With its in-it-to-win-it attitude and a real sense of community, Olympia belongs on your bucket list.
With just 60 miles separating Olympia from Seattle, you'd think the main difference between the I-5 neighbors would be their census numbers. It certainly appears that way onscreen; a 2010 poll showed 608,660 people living in the latter, and just 46,478 in Washington's state capital. Seattle was also named the country's fastest growing city last year, a feat reflected by extortionary rent increases, joyless traffic jams, and the widely held belief that all is not well with the wonderland Jeff Bezos built.
Olympia, on the other hand, often feels like the first season of Portlandia—the kind of place that's progressive without being pedantic, and quirky enough to qualify as a living, breathing reminder of the Kill Rock Stars era that gave us Sleater-Kinney. (The band—including Portlandia star/co-creator Carrie Brownstein—formed in Olympia nearly 25 years ago.)
No one needs a bumper sticker to Keep Olympia Weird, either. It just is. In a great way. And like Portland, there's a real sense of community here, the feeling that everyone in the food and drink scene is elevating its standards together.
"A lot of independent restaurants are thriving in Olympia," says Lisa David, the co-owner of Nineveh Assyrian Food Truck with her brother Jacob. "I think it's because we hold the same values, and source as much as we can from local producers without leaning too heavily on the term 'farm-to-table'. There's still a world of chain restaurants and mall culture outside downtown that’s thriving, but there’s definitely room for all of us to be supported and do well."
The lot where Nineveh is parked on a permanent basis is a perfect example of this. Leased by the local fixture Cynthia "Cyndi" Dickson for decades, it's now run by the Davids and sublet to such fellow all-artisanal-everything tenants as Arepa Latin Street Food, Akashic, and what may be the world's tiniest taproom: recent Good Food Award winner Whitewood Cider Co. Let's just say they're pretty happy about being located right next to Tzeitel Sainath and Varun Sainath's cross-cultural trailer.
"It's all very dangerous," says Whitewood founder David White. "Aside from having amazing, authentic curries, Akashic serves an array of fish dishes and have the absolute best burgers in town, paired amazingly with [Indian-inspired] Gunpowder Fries."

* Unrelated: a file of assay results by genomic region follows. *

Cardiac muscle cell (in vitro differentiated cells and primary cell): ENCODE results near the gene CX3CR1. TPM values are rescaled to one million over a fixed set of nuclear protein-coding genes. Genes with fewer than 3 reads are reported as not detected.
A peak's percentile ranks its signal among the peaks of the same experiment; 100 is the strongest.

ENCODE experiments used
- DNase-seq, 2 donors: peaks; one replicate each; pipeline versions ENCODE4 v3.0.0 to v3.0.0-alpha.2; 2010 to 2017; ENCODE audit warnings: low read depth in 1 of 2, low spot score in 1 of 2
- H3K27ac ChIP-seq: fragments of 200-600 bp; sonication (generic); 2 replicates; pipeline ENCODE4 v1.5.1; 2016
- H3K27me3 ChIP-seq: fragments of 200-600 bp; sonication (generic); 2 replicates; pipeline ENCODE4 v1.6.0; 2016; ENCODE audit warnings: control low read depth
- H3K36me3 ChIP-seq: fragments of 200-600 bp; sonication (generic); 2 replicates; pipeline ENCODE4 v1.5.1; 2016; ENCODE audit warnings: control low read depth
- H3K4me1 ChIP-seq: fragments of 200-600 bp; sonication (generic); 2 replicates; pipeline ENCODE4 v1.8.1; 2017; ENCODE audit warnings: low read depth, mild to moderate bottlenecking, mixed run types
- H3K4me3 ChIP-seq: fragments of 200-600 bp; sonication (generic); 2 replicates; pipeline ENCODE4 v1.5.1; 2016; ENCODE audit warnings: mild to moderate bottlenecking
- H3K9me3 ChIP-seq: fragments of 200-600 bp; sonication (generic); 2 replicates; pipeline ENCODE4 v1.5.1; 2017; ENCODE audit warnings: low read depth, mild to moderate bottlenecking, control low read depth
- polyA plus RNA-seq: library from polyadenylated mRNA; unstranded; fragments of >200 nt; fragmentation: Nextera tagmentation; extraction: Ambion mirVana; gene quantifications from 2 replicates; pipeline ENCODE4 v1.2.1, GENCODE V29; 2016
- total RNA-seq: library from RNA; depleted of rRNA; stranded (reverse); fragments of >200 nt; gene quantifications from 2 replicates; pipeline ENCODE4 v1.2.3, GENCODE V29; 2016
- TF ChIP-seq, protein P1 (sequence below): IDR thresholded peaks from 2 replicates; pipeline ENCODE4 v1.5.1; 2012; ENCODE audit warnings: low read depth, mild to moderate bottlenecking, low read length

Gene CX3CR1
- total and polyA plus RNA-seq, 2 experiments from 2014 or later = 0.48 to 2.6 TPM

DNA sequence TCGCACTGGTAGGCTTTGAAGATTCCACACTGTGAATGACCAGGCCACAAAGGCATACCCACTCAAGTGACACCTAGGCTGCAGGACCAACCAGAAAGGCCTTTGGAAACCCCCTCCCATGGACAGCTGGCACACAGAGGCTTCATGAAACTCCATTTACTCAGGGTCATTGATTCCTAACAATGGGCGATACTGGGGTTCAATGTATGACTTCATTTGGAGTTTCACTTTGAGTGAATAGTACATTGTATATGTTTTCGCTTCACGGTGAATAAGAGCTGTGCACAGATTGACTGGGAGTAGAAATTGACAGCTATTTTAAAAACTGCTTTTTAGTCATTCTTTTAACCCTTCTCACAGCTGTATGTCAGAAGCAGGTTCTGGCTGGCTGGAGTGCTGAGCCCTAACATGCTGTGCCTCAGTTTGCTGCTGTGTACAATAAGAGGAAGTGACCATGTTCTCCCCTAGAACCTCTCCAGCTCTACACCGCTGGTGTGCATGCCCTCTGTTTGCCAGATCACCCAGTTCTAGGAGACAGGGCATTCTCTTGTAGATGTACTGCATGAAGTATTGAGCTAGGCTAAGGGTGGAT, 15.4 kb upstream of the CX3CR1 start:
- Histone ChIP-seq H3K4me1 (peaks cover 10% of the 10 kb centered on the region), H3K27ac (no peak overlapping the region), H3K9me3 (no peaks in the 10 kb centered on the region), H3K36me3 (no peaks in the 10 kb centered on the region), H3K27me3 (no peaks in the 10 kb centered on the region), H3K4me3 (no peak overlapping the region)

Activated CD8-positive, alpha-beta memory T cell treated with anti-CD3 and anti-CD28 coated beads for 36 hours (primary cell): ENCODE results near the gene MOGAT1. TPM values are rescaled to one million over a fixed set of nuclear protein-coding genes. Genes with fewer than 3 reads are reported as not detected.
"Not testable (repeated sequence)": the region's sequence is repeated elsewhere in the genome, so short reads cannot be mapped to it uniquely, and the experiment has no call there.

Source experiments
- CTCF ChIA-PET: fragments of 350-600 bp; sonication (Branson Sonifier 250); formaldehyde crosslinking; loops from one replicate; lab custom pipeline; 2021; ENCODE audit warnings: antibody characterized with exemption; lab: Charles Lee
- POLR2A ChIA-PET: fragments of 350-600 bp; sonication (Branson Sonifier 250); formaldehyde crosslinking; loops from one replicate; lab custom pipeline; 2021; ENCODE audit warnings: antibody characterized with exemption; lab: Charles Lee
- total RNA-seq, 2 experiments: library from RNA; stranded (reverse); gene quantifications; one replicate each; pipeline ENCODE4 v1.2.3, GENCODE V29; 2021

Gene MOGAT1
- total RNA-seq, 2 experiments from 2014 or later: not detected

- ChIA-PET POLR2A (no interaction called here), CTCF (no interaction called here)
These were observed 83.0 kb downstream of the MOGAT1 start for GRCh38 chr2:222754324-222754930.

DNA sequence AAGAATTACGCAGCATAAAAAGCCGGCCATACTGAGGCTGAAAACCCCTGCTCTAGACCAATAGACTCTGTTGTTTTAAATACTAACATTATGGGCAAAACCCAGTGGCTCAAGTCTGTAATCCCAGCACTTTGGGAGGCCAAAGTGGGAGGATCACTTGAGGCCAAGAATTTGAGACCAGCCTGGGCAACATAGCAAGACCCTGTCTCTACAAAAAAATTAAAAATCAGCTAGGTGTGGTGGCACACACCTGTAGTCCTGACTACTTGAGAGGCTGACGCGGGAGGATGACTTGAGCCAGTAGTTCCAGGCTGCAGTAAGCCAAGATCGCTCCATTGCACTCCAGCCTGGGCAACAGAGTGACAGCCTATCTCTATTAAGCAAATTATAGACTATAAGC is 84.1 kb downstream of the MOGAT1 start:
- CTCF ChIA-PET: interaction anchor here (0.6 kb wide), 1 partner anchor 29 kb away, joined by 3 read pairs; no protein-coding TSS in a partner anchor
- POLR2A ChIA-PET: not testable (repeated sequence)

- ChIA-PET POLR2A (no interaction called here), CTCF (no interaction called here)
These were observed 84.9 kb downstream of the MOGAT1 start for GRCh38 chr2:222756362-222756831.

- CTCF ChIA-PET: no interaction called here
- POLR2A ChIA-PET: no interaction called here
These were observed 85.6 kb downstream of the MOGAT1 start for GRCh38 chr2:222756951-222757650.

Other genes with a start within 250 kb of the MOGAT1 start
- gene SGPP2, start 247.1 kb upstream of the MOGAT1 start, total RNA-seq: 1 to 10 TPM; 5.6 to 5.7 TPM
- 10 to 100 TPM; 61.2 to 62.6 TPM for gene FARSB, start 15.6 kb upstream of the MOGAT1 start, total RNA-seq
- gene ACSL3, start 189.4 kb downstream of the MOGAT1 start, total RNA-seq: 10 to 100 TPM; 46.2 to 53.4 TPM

While all of that may be true, Lisa and Jacob didn't raze and replace Dickson's original Filling Station Espresso outpost with all new vendors. They kept its old customers happy by modernizing the beloved drive-thru with grab-and-go sandwiches (the ham and brie with caramelized onions is particularly popular), fresh fruit shakes, and locally roasted coffee.
"We bought [Filling Station Espresso] so that someone wouldn't come in and break up this good thing we had going on," explains Lisa.
See, there it is again—Olympia's in-it-to-win-it attitude. Here are 12 more restaurants, bars, and cafes that are keeping the scene compelling these days….
Before the 2016 opening of 222 Market—a collaboration between chef Lela Cross and a couple business partners, Gray and Joy Graham—Olympia's only proper food pavilion was its year-round farmers market. And while it's gone through some growing pains, including a couple recent closings, there's a reason why restless Seattleites think the sprawling 15,000-square-foot hall is worth a weekend getaway. Several reasons actually, from The Bread Peddler's separate bistro, bakery, and creperie spaces to the left-field gelato flavors at Sofie's Scoops and ace oysters of Chelsea Farms. (Oly Fog—black tea with rose petals and vanilla—anyone?) Dos Hermanos Mexican Kitchen is also set to open this spring, bringing the food truck's freshly made tacos and tortas indoors.
Hidden in plain sight behind the vintage store Dumpster Values, Bar Francis is the low-key home of local barista champion Michael Elvin. The former Olympia Coffee Roasting manager runs a tight ship that's low on flash and high on flavor. If you're looking for a place to read a book and savor lightly roasted slow-bar selections without feeling rushed, this is it.